Internet Radio Linking Project Nate Duehr – WY0X American Radio Relay League - Rocky Mountain Region Convention June 1 st, 2003
Opening Good Morning! What we’ll cover… What is IRLP? Demonstration of IRLP How do I play too?
Description of IRLP IRLP is a linking system, which links one radio to another using the Internet as the transport medium for the link. IRLP is used to link Amateur RADIOS! Thereby linking Amateur Radio Operators, together!
Goal of IRLP To create a simple-to-use, reliable, radio linking system that links Amateur Radio stations together, Worldwide. (And it’s amazing what happens when you can talk to Amateurs half-way around the world on a daily basis!)
What is IRLP? History: Five years ago, in a galaxy far, far away… (oops wrong intro...) Dave Cameron VE7LTD decided to try using the Internet for linking ham radio stations… a couple of years later…
IRLP Definitions – Two Important Ones IRLP Node – A PC, IRLP interface board and Amateur Radio on a specific frequency in a particular location. IRLP Reflector – A computer on a high-speed Internet connection (typically better than 1 Mb/s, usually 100Mb/s in a large data-center or corporate location) used to link multiple IRLP Nodes together at the same time.
IRLP Facts Today 955 IRLP “nodes” link Amateur radio stations together, Worldwide. IRLP covers almost every continent with stations in Canada, the U.S., Europe, Asia, and Antartica. Ham Radio Operators use IRLP daily to communicate with other Amateurs all over the world.
History of IRLP November 1998, Dave Cameron was experimenting with Windows-based Iphone linking technology trying to create a reliable linking system. Increasingly frustrated with stability issues, Dave decided to build a Linux- based system using off-the-shelf software.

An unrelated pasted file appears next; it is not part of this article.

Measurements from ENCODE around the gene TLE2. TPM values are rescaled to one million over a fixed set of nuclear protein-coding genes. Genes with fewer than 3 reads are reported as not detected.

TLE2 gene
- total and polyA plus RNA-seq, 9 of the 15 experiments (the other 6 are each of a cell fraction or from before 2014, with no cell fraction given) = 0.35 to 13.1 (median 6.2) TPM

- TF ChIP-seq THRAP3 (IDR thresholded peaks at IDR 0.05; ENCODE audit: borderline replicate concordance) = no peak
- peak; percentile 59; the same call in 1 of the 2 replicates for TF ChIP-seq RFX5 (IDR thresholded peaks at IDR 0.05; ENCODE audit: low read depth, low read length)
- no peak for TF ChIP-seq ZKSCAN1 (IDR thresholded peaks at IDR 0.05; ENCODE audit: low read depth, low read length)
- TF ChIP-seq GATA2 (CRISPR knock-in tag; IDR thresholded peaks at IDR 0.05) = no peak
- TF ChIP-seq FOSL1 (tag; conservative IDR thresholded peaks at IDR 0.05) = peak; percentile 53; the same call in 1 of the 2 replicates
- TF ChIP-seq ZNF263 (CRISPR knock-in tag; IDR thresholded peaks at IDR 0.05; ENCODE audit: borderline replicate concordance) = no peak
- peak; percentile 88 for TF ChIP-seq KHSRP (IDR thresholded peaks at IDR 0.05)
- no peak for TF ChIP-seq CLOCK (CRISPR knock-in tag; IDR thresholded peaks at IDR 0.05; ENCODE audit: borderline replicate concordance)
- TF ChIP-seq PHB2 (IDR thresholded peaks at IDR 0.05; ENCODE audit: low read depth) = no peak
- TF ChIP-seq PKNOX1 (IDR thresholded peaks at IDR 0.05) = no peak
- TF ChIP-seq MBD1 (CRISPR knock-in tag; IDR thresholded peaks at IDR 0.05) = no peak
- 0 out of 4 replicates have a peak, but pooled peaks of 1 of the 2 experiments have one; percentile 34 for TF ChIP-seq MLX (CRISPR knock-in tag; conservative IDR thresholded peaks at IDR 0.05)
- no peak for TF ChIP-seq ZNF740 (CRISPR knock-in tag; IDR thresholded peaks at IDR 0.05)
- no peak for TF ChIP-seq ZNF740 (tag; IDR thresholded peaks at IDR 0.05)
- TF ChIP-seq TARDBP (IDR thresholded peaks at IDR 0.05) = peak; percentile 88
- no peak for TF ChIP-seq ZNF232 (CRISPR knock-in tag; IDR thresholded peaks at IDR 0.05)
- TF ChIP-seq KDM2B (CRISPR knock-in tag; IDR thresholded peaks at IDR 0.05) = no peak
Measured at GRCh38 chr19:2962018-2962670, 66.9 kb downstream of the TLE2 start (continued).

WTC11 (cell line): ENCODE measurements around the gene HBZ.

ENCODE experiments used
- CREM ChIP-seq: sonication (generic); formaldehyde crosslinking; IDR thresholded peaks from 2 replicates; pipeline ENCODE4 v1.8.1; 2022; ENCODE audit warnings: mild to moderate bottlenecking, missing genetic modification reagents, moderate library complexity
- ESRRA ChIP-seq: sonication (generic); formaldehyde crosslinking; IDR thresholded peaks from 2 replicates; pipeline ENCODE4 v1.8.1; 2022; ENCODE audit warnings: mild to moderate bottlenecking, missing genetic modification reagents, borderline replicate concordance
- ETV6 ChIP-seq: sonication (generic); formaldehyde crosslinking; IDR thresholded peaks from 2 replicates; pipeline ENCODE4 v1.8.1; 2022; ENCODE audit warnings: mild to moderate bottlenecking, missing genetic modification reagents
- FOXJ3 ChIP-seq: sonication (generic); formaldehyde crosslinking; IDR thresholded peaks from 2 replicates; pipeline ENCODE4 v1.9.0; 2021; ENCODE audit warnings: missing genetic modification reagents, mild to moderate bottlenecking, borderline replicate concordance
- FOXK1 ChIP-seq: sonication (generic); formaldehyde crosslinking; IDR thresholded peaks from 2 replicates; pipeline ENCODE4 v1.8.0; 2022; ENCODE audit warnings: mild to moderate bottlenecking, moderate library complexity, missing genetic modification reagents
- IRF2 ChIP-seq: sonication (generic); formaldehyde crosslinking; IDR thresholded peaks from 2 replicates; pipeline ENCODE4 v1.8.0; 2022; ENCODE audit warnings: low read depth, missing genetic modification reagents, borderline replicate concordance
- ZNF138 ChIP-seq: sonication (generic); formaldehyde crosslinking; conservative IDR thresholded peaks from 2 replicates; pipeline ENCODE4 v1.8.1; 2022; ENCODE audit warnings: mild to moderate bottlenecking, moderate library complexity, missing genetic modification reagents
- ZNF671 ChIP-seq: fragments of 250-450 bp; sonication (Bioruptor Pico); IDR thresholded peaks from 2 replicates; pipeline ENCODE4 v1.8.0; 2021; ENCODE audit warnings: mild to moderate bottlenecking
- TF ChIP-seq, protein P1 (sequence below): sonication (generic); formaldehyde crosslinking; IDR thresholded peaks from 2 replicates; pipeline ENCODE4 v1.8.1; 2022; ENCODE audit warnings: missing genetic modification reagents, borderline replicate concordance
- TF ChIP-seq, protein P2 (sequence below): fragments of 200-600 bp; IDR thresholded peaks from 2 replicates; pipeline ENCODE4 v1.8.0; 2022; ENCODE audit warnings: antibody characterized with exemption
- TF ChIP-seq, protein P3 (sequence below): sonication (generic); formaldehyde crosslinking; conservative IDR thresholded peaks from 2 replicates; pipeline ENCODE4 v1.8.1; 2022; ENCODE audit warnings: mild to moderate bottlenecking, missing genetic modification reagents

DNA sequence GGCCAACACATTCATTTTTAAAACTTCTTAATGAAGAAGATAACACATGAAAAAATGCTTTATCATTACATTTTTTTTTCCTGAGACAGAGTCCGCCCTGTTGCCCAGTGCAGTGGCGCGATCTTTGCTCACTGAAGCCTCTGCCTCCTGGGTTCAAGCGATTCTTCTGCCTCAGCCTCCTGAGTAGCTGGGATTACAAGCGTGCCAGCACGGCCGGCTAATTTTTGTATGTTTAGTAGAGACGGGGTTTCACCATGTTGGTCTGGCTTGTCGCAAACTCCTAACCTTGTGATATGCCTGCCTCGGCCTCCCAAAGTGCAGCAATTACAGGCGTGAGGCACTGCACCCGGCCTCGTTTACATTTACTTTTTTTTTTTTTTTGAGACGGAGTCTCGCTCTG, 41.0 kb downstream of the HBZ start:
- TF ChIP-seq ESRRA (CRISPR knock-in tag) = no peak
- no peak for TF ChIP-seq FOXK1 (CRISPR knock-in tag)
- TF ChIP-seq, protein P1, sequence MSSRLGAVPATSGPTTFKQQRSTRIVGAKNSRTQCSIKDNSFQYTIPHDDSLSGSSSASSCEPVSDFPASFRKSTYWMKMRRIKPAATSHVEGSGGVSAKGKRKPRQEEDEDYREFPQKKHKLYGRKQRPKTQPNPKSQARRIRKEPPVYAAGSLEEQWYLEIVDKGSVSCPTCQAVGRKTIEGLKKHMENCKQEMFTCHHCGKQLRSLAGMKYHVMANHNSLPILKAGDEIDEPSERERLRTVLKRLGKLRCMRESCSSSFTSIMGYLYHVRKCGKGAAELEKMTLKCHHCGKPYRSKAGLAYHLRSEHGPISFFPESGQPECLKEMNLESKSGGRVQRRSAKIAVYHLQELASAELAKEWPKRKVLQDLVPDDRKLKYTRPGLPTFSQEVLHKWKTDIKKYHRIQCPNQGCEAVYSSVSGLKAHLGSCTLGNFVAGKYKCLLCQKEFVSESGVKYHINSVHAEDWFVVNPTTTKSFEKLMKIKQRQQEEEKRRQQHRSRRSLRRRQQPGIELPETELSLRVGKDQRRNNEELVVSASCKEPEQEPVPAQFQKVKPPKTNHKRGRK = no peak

History of IRLP Dave selected the public-domain licensed SpeakFreely for Unix as the platform to build upon. Using shell-scripts and SpeakFreely and a small hardware board for sensing receiver activity, DTMF tones, and keying the radio, Dave creates IRLP. IRLP takes off in a big way…
More History of IRLP There are now 955 total IRLP nodes, on almost every continent (including two in Antartica!) as of May 31 st, 2003. Throughout the entire history of IRLP, the system has been designed for easy operation, stability and automatic updates to the software. (More about this later.) Numerous spin-off projects have been fostered by the open-source nature of the software.
How do I use IRLP? IRLP was designed to be easy-to-operate with simple DTMF (TouchTone) commands from a hand-held radio. Dial a 4-digit node number, you’re connected!* Dial a disconnect code, you’re disconnected. It’s that easy!
How do I use Reflectors? Reflectors are giant “conference bridges in the sky” that act just like other nodes, except that you never know who might be listening/connected. Dial the Reflector’s node number (9XXX) and talk normally. Dial the disconnect code to hang-up. Like in any large linked repeater system, PAUSE after keying up for all the links to go live, and wait between transmissions for others.
DEMO! We’ll talk to some folks on Reflector 9209, and demonstrate the ease of placing a node-to-node call or two. And then we’ll get down to the details…
Neat Stuff Current system status… status.irlp.net Lists all nodes, contact information for each, Reflectors and who’s connected – live. System maps… maps.irlp.net. Mailing list firstname.lastname@example.org - link from www.irlp.net to sign email@example.com www.irlp.net
How do I build a node? Read up on the system and use it. www.irlp.net is the best source of information.www.irlp.net Buy an IRLP interface kit from Dave. Find an old PC kicking around the ham shack. Find a good solid radio. Follow the step-by-step instructions provided with the kit!
What do you get? IRLP CD-ROM* to load your PC with RedHat Linux. (Currently using RedHat 7.3 with RedHat 8.0/9.0 support coming soon.) IRLP Interface Board -- hooks to radio and PC’s parallel port.